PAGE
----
Mbane, a blind disabled young man is the epitome of anguish. His short life is filled with pain and hopelessness and thus he sees no reason why he should believe in God. Despite the unrelenting bleakness, he has an iota of hope. He dreams of a future bright life beyond the pangs of darkness, and this gives him optimism and he sings his own happy song, silently to himself, secretly.
He hopes that death will free him from his pain.
Characters in A Silent Song
Ezekiel – his brother
Sarah – Ezekiel’s wife
Key Events In A Silent Song
Pain (pg. 17)
Resigned (pg. 17)
Hard street life (pg. 18)
Unfulfilled dreams (pg. 18)
Loneliness in the streets (pg. 19)
Judgmental Christians (pg. 19)
Hope and the silent song (pg. 20)
Freedom at last (pg. 20)
Plight of people living with disability
Is death liberating for a man living in anguish?
A SILENT SONG SUMMARY
The gloomy tale opens with a description of Mbane’s agony. He suffers paralyzing pain in his spine and stomach. The torturous moment is short lived but he anticipates another attack. Mbane capitulates in despair. Giving up the fight, he lets go his chin and hits his forehead on the flea ridden floor.
Mbane is utterly hopeless. His desolate world is filled with gloomy darkness. Things like time, day or beauty have no meaning to him. Due to his sightlessness, such things are beyond his reach. In his desperation, he lives only to withdraw. He never hits back. Since he is unimpressive, he crawls away from threats, resignedly awaiting his impending ominous end.
As much as his current situation is despondent, it was worse before. He lives in a suspicious hut after his brother, a preacher, rescued him from the streets of the city. He is rescued from the difficult life on the rugged, noisy streets where he survived on the mercy of the busy city people who occasionally heeded his entreaties and dropped a copper in his hat.
In the serenity of his new domicile, Mbane felt meaning in his brother’s silence and strangeness in his voice. His brother avers that he rescued him so that he could “see the light of God.” (pg. 18)
As much as the street had come to being his life, Mbane had no capacity to perceive its length, width, beauty or size. He could only hear but not share about the bright weather, lovely morning or beautiful sunset. He was taunted by the pedestrians’ songs about the blue sky and their whistles to the gay morning which to him were totally indiscernible. He was happy about the gay people since they answered his plea unlike the dull, anxious people with empty pockets.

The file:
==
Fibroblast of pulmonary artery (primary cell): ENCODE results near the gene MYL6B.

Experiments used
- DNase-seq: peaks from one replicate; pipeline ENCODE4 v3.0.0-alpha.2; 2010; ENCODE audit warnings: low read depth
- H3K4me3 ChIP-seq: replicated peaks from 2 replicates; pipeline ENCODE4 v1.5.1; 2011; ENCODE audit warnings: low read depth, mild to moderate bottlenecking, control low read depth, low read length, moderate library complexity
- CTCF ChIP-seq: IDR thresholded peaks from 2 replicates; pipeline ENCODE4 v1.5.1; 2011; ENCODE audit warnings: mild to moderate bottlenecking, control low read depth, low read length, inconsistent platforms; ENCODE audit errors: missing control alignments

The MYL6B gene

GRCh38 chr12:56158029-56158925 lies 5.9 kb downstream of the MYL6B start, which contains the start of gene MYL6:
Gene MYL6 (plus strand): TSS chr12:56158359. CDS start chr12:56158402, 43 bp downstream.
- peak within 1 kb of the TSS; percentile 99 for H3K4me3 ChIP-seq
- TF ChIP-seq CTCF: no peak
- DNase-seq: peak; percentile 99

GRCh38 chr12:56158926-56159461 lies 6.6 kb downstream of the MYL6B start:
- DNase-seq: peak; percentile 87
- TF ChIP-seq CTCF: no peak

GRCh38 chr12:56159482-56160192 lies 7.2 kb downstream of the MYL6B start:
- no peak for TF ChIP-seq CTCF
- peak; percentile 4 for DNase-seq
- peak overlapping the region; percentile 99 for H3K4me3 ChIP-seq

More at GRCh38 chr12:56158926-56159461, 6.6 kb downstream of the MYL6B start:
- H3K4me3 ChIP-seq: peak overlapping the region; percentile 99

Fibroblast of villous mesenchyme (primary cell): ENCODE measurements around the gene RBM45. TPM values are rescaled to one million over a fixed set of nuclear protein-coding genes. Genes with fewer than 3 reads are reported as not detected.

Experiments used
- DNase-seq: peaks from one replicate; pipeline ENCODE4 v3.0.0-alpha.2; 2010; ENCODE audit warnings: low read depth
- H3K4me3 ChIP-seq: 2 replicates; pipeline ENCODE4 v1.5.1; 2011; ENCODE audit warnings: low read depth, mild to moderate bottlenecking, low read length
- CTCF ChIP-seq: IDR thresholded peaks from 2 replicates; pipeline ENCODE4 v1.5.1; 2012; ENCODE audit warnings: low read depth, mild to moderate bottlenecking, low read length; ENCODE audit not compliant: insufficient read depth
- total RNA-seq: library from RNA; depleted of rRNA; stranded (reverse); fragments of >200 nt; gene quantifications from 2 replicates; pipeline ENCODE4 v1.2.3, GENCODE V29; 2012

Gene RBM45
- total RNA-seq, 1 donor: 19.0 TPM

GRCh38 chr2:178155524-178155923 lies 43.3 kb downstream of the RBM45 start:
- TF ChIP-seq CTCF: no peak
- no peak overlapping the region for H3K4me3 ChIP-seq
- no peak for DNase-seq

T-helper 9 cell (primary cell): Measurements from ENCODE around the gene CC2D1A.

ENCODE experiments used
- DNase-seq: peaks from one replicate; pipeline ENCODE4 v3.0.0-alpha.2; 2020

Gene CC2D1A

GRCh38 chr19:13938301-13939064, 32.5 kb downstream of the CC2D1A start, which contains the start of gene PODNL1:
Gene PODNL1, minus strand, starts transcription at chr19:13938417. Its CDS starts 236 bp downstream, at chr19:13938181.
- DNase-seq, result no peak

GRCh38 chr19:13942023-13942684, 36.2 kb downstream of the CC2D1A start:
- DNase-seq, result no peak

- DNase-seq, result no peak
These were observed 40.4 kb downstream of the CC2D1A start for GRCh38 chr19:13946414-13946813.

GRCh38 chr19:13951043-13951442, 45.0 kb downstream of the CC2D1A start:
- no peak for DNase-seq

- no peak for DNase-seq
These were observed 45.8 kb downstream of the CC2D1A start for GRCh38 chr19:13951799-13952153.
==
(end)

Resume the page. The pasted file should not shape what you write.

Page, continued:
During the day, Mbane endured the torturous heat of the unforgiving sun and the tenacious flies while at night he had no choice but to brace the biting cold. He also had to put up with the occasional thieves. The city people worked during the day and enjoyed themselves in bars and brothels at night. The strange rhythms from the buildings in which they had fun, lured Mbane.
Mbane’s brother married around his own age. Mbane can only harbor fruitless desires for such fulfillment but his reality is a world of darkness and lameness.
When his brother’s wife gives him medicine, he experiences another bout of pain. She encourages him with thoughtful words but he knows that she is not frankly optimistic for him. When his brother comes in, both men remain silent for a long time. This is not unusual for Mbane who was accustomed to speaking to himself in his thoughts while on the streets.
Ezekiel, his brother, asks him if he believes in God and he replies that he doesn’t know and it doesn’t matter.
Their late religious mother equated all men to one stream, flowing through the rocks of life. They cried in the falls and wild whirl-pools but laughed and sang when the flow was smooth and undisturbed. The water branched into a narrow heavenly pool and a wide gulf of a chaotic flood. Mbane feels distant and removed from this mythical description of humanity that he is not part of. He feels like the bitter fluid in his own throat, not the good water. He sees no reason to believe in God. (pg. 19)
While God represents light, Mbane wallows in forgotten darkness. While some Christians offered him coins on Christmas Day, others cursed him calling him an able-bodied pest is physically disabled by his lazy loafing ways.
In his world of eternal darkness, Mbane clings on to his belief and dream of future life. He hopes for a bigger, meaningful, glorious feeling beyond his sightlessness. He sings a secret silent song that fills him with expectation and desire. He wishes for his journeys end so that his soul could experience this wonderful destination. Mbane’s soul is imprisoned in his sweaty, unwashed body and he wishes that it was free. That is a welcome reprieve from his suffering and damnation.
His brother desperately wants him to accept Jesus and be baptized before he dies. That is why he brought him here.
Before long, Mbane dies a peaceful, painless death – smiling.